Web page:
Xenex LightStrike™ Germ-Zapping Robot™ effective against even most dangerous pathogens
Mercy recently became the first and only health-care facility in Stark County to disinfect hospital surfaces using robots that safely emit germicidal ultraviolet (UVC) rays more intense than sunlight to destroy microorganisms, even in shadowed areas. The hospital now uses two Xenex LightStrike Germ-Zapping Robots primarily in the intensive care unit (ICU), 5 Main, operating rooms, cardiac surgery, and cardiac catheterization labs.
This cutting-edge technology features Full Spectrum™ pulsed xenon UVC light (not mercury bulbs) to penetrate the cell wall of microorganisms, quickly destroying bacteria, viruses, fungi, and bacterial spores without chemical residue or fumes. This portable disinfection system is effective against even the most dangerous pathogens, including:
• Clostridium difficile (C. diff), which can live on surfaces for four to six months and is particularly hard to remove
• Methicillin-resistant Staphylococcus aureus (MRSA)
The hospital also purchased the LightStrike Disinfection Pod, a portable disinfection containment unit that can rapidly disinfect high-touch mobile equipment like wheelchairs, computer workstations, and IV poles.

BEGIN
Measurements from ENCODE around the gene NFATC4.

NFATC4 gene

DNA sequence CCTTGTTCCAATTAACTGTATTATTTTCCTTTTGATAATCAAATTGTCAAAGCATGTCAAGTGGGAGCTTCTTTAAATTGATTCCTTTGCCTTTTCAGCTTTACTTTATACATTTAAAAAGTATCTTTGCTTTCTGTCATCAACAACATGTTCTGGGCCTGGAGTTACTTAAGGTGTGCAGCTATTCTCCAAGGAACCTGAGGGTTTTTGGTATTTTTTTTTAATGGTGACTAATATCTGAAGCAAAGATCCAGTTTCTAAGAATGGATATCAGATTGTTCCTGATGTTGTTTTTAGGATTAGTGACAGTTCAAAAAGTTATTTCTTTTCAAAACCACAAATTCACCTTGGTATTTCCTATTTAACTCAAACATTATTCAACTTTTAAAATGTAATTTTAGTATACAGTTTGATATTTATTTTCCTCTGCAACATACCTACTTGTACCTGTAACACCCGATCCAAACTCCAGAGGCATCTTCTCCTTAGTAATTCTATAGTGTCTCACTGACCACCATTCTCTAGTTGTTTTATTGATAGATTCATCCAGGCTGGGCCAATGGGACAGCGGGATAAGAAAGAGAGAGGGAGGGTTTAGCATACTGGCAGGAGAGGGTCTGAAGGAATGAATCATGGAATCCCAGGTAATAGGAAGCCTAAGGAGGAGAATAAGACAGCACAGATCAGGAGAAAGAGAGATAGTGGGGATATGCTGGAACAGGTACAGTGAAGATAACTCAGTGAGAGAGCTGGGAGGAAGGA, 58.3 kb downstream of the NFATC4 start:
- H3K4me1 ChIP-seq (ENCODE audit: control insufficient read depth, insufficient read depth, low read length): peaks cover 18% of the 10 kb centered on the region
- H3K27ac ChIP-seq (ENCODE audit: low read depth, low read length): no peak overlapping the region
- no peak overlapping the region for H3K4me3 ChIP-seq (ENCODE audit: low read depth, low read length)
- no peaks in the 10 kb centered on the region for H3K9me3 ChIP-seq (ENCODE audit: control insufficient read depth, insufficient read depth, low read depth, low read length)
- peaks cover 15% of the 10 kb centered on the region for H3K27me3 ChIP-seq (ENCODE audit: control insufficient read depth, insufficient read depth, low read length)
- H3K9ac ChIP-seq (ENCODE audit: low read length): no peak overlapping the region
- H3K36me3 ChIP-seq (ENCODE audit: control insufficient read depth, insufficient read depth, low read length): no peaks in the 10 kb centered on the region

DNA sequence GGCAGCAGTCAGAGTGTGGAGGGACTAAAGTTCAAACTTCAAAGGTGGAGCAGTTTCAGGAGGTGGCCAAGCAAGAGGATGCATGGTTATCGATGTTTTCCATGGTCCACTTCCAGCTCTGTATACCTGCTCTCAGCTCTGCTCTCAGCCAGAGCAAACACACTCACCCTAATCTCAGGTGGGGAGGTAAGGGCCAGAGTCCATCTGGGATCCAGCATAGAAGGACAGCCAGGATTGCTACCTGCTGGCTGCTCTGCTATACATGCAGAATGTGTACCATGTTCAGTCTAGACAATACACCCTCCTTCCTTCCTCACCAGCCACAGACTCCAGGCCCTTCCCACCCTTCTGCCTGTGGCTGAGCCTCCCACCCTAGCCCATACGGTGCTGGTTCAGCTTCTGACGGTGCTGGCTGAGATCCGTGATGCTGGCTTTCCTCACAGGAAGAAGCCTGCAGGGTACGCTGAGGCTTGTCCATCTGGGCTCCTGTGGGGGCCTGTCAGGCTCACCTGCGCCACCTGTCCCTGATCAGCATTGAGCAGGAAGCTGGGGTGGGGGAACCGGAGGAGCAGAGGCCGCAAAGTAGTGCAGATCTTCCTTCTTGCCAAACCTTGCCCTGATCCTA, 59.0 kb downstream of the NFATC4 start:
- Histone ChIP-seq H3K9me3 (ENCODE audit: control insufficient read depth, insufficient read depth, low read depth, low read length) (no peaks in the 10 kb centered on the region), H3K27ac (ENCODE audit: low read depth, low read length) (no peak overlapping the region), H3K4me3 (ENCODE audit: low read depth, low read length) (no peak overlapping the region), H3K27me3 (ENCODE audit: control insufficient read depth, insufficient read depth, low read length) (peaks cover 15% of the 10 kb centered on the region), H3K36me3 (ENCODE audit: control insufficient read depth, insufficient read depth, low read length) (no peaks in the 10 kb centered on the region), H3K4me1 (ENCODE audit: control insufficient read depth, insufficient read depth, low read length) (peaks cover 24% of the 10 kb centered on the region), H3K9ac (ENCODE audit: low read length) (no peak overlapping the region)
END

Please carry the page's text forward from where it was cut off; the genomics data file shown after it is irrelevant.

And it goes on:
Barbara Yingling, RN, BSN, MAed, vice president and chief nursing officer says safety of patients, families, staff, and employees was a major factor in the decision to purchase the germ-zapping robots.
“Hospital-acquired and surgical site infections are devastating and costly,” says Yingling. “Given the fact some superbugs can live on surfaces for hours to months and are becoming more resistant to antibiotics, it’s critical we implement the most effective system available to destroy them before they cause harm. The Xenex system is used in hundreds of health-care facilities around the world, and studies show the robots can reduce infection rates by more than 70 percent.”
According to Paul Hiltz, Mercy’s interim CEO, the germ-zapping robots are part of Mercy’s ongoing efforts to take patient safety to even higher levels.
“Over the past two years, Mercy has made many noteworthy achievements in preventing infections, problems with surgery, errors, common safety problems, and more,” Hiltz says. “The Leapfrog Group, a national leader and advocate in hospital transparency, validated our efforts last fall and again this spring, awarding us Canton’s only B in the Leapfrog Hospital Safety Grade. While we are proud of that award, we recognize there is always more we can and must do to ensure safety for everyone at Mercy.”
Mercy Service League—a dedicated, diverse group of women who support Mercy’s mission through, among many things, fundraising—is playing a major role in bringing the germ-zapping robots to the hospital. Proceeds from the organization’s 2018 Harvest Ball will benefit this major patient-safety project. Learn more about this year’s Harvest Ball at cantonmercy.org/harvest-ball/.
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